L.W. Cowie describes how, early in 1805, a series of strong points were built along the British coast-line, to defend against Napoleon’s army, then arrayed across the Channel.
Over the centuries, since prehistoric times, round stone towers were built on the Mediterranean coasts, usually on prominent capes or headlands, to give news of the approach of the Barbary coast pirates and other dreaded raiders. Warning to the local people was usually given by lighting a fire on the flat roof of the tower; but on the western Italian shores the alarm was commonly sounded by striking a bell with a hammer (martello), and the towers became known as ‘touri di martello’.
During the year 1793 the British government received an appeal from General Pasquale de Paoli, the leader of the Corsican insurgents who were fighting against the French troops concentrated in the north of the island. Three British ships-of-the-line and two frigates were sent there in September.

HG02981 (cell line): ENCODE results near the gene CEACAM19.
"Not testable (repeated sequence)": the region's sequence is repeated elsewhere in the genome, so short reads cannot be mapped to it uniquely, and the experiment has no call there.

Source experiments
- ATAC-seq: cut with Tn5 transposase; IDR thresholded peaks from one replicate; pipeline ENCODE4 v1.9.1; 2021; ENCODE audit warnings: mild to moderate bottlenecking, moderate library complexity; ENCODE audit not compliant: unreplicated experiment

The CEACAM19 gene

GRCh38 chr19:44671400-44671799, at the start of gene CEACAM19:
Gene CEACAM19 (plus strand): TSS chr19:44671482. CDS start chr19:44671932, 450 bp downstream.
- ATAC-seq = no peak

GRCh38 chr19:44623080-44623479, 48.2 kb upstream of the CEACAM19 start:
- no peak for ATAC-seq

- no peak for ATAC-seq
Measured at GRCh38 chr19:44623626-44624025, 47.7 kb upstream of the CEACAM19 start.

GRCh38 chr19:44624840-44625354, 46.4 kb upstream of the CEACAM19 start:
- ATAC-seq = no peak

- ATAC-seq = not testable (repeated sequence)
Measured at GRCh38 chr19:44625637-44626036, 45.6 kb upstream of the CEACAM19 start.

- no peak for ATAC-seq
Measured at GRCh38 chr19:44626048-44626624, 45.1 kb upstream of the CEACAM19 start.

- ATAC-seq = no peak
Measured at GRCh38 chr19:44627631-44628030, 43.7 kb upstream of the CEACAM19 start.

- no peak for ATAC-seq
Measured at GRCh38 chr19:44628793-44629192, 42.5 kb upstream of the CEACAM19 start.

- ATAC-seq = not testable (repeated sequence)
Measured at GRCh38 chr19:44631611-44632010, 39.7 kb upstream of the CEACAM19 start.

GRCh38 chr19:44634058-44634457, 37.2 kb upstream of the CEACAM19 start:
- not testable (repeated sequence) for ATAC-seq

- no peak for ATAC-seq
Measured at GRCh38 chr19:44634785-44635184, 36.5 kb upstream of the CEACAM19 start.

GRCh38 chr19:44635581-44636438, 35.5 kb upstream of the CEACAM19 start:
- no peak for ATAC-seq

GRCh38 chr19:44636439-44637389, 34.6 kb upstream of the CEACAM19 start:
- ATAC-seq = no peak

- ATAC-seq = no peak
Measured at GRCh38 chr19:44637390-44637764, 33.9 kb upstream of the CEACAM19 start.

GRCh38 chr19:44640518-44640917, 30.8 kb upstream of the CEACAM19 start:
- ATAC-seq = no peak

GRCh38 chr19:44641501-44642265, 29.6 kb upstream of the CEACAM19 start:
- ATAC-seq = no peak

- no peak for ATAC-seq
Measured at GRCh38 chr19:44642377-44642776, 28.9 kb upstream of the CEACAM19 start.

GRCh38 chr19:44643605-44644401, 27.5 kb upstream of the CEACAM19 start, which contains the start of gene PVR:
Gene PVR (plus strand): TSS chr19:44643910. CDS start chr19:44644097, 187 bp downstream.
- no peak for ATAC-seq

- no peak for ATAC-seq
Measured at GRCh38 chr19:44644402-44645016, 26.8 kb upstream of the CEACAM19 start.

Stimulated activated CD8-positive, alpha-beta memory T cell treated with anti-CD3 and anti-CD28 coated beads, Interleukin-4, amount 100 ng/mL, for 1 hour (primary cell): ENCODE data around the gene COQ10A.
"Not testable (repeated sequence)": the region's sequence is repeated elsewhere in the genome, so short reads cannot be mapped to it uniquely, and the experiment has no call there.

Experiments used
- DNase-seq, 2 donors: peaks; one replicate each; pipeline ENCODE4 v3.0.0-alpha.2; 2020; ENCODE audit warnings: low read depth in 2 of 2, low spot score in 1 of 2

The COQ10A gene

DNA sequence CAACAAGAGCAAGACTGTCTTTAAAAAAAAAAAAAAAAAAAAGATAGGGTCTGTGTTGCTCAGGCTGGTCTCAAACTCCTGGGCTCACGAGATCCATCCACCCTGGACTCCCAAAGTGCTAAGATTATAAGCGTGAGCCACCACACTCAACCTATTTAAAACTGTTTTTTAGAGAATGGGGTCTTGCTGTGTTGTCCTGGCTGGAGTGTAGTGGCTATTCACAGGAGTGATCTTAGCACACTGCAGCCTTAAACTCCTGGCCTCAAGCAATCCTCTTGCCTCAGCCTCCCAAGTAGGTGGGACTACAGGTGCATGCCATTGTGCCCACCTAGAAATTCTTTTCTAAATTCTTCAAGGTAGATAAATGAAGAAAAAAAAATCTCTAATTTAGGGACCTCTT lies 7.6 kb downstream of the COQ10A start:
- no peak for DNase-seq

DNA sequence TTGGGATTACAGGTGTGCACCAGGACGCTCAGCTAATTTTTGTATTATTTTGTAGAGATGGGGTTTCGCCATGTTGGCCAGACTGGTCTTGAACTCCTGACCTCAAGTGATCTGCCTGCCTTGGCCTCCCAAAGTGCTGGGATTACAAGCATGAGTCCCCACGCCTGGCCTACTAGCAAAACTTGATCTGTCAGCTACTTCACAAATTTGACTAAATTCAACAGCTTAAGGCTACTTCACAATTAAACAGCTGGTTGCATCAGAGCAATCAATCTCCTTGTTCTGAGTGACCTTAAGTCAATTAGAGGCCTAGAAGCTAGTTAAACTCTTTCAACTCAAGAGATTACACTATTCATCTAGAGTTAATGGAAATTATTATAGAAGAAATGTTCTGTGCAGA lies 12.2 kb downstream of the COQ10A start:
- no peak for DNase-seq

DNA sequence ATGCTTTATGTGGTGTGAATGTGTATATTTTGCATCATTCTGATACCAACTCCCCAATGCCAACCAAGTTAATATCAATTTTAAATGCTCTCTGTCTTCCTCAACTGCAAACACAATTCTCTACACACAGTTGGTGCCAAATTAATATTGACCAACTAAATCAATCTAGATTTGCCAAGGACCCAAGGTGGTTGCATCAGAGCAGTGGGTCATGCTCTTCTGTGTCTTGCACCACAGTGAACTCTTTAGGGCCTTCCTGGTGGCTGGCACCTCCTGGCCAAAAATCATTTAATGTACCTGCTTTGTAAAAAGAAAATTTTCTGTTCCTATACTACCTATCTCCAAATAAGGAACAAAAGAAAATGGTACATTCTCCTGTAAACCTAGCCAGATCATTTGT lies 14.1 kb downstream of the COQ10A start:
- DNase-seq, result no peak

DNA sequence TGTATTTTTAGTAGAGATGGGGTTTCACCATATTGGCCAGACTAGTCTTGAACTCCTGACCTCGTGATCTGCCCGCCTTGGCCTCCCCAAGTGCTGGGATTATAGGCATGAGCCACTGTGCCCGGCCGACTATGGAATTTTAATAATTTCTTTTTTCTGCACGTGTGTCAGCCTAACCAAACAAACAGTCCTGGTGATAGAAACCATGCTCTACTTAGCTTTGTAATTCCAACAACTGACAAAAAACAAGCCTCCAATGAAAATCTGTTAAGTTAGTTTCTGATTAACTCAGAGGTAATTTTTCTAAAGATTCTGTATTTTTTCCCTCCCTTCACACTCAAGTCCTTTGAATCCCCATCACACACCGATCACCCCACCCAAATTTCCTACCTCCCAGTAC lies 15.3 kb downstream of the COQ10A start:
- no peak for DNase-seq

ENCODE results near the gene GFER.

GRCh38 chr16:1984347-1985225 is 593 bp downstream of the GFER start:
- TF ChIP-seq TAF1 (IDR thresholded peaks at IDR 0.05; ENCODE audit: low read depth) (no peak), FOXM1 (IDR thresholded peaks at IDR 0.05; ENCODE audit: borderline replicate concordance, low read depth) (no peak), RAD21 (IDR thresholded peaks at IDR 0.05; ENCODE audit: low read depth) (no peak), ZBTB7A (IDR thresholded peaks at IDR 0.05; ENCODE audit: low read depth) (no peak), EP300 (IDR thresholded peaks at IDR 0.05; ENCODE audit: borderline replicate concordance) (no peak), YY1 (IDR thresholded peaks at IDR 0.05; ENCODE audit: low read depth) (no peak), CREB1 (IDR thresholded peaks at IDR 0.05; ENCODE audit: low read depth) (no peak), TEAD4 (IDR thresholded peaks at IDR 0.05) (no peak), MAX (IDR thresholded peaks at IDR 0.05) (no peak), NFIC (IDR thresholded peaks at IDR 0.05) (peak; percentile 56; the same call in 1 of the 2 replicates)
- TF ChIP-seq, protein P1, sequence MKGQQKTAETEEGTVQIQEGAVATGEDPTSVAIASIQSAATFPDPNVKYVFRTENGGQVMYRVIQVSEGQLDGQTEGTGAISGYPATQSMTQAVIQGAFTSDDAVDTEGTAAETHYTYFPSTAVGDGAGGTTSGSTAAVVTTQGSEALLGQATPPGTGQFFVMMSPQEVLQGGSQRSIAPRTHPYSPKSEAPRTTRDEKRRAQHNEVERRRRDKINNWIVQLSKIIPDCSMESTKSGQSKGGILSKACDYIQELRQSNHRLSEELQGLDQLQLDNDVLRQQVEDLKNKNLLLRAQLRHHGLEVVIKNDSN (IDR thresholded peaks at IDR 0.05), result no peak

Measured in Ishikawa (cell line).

The only secure anchorage in the Gulf of San Fiorenzo was commanded by one of these stone towers on Cape Mortella, so-called after the wild myrtle, known in Italian as ‘mortella’, which grew thickly all around; and the British decided to begin operations by capturing this tower, on which the French had mounted a 24-pounder and a pair of 18-pounders. After two hours’ bombardment by the frigate Lowestoft, it was evacuated by its small garrison and was captured by a naval landing party. A Corsican garrison was then installed; but it was soon retaken by the French.